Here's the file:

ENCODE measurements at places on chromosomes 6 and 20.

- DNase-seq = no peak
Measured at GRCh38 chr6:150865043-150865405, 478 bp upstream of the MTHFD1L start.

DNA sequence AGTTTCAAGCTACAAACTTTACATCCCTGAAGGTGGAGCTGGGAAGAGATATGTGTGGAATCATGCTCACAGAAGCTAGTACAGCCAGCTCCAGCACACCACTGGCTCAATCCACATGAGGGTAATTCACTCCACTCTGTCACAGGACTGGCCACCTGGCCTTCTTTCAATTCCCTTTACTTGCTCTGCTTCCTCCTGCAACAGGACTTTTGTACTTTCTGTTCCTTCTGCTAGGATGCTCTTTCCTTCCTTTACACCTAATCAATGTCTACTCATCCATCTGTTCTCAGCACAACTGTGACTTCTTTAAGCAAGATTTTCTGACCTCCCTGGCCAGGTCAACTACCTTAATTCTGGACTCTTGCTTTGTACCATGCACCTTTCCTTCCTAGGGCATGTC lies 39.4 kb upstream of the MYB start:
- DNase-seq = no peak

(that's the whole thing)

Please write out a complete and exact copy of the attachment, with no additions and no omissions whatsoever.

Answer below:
ENCODE measurements at places on chromosomes 6 and 20.

- DNase-seq = no peak
Measured at GRCh38 chr6:150865043-150865405, 478 bp upstream of the MTHFD1L start.

DNA sequence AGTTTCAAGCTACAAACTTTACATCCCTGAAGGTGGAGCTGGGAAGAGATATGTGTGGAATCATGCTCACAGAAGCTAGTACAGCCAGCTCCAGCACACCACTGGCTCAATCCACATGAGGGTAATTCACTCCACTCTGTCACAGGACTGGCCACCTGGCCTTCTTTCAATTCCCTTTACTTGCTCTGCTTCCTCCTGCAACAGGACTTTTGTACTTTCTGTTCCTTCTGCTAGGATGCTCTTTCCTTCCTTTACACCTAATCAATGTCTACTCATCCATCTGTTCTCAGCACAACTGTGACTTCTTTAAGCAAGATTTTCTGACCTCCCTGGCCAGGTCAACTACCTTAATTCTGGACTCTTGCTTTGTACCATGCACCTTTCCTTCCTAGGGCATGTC lies 39.4 kb upstream of the MYB start:
- DNase-seq = no peak